fter putting a match to the charcoal chimney, half-full and ignited via the political section, I settled into my BBQ chair for a little smoke watching. We here at the pit, we like charcoal chimneys for lighting our coals. There is something very right, and therapeutic, you might say, about crushing up a few poignantly chosen pages of the daily news , or possibly even junk mail that you so despise, and with glee in your eyes, shoving it up the bottom end of your old chimney starter. And then oh what glory it is, beneath beautiful skies and casting sunbeams, to set it cordially aflame. An act of small rebellion. Symbolic in smoke. And a giddy signal to yourself, and your neighbors too perhaps, that another outdoor cook is underway. That we are brethren of the coals, and that we are doing precisely that which is well with our souls.
I shifted my weight slightly in the chair, sipping a lovely pit beverage, as I watched the smoke curl. A pleasantry I’ve long become accustomed to in the pit. Sunbeams dappling through the Cottonwood leaves. The smell of tomato plants in the pit garden. But the tweety birds were all but missing tonight, not sure why. Perhaps there was a tweety bird festival down town or something, and they all went to that. Marching the sidewalks there for bird rights or something. I don’t know. Anyways, on my right sat two, portly, yellow onions, and one, bulbous, red, bell pepper. I had me an idea tonight. Inspired from http://foodwishes.blogspot.com/. Seems we have been reduced to hot dogs around here lately, and not that I don’t fancy a good hot dog from time to time, but it’s just that I thought I could raise the bar a little for my lowly tube steaks, with a matter of home-made onion relish. It was a plausible assumption. As usual, even if it didn’t work, it was an excuse to be outside, and more over, to play with fire. That’s all I was probably after anyway, in my heart of hearts. So grab yourself a suitable beverage then, and settle in, and let me tell you about how to make fire roasted onion relish on the grill. It’s pretty easy, really. If not dubiously fun!
The first order of business of course, is to get your coals going. A half-chimney ought to do, political section optional. Let them come to full maturity, or in other words, get good and grayed-over before you dump them in the pit. Spread them out evenly, and place your two yellow onions directly on the coals. You don’t even need the grate for this endeavor. It will seem a trifle primitive at first, watching your beloved onions morph into blackened rubble, but I guess that’s the point. After ten minutes or so, go head and flip the onions over, and lay your bell pepper on the coals too. Round about now, expect your bride to walk by and inquire what in the heck you’re doing to your vegetables. Keep your pit master cool tho, and simply motion her off with your tongs. I’m sure Picasso or Rembrandt never wanted to show their triumphs in progress either. People just won’t get it.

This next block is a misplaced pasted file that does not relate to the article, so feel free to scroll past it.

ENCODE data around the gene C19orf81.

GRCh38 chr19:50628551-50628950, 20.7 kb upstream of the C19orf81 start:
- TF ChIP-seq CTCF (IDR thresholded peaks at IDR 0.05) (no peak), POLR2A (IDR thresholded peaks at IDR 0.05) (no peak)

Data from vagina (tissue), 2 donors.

At any rate, keep rotating the pepper a few degrees every minute or so, until it’s blistered and black all the way around. That’s right, totally ruin the thing! And keep a watchful eye on your onions, which tarry precariously on this bed of coals here. Look at the ends of the onions, where the petals all conspire. What you want to see is little eruptions of onion juice, bubbling out and so forth. That means your onion has cooked properly deep within, and should wager of pleasing value to your culinary end game. Pluck them hence from the fiery bosom from which they lay, and unto a better destiny according to your palate. The bell pepper shouldn’t be far behind. Onions and bell peppers just go together, as you know. A binding duo to stand the test of time. Like raisins and bran. Or chocolate and peanut butter. Or concrete and rebar. Anyways.
The next step is to render these sickly looking masses into something a wee more edible. Scrape off the charred exterior. It comes off easily enough, and harvest yourself as much good portions of the distraught vegetables as you can. The onion layers directly below the outer-most charred layers you will want to keep. For it is in these layers that the premium smokey flavor we’re after subtly lurks. As with all good BBQ, take your time. Were in no hurry here. In point of fact, this relish, we found, benefits from a night’s stay in the refrigerator anyways.
Next, and with your favorite chopping knife, go henceforth and whack away on the onions and bell pepper, until you get the size and consistency you fancy in your relish. Toss it all in a bowl to mingle and commune. We tossed in some chopped Italian parsley too, for good measure. Some salt and pepper. A nice offering of olive oil. And you will also want some bit of acid mixed in here too. We used lemon juice. But you can use what ever vinegar you have on hand too. Inspiration, remember, are the keys to the culinary Ferrari.
That is it. Now just let the relish honeymoon in the fridge over night. And consume at your leisure.
Here then ends our story. Our tale in relish. And once again demonstrates that not all in this life is lost which is banished unto the fires. That good things, with a little nurturing, can and do rise from the ashes. And that when you think about it, it might actually be better that way sometimes. In a round about matter, that is. Like a diamond out of the coals. Amen.
Fire Roasted Onion Relish. Next time you’re looking to make a favorable condiment, consider this smokey-tinted onion affair, sure to bring your lowly hot dog to the next level. Quite tasty. Even to my bride, who never once claimed to be a fan of onions. Works good on salmon too, and possibly even hamburgers. You tell us!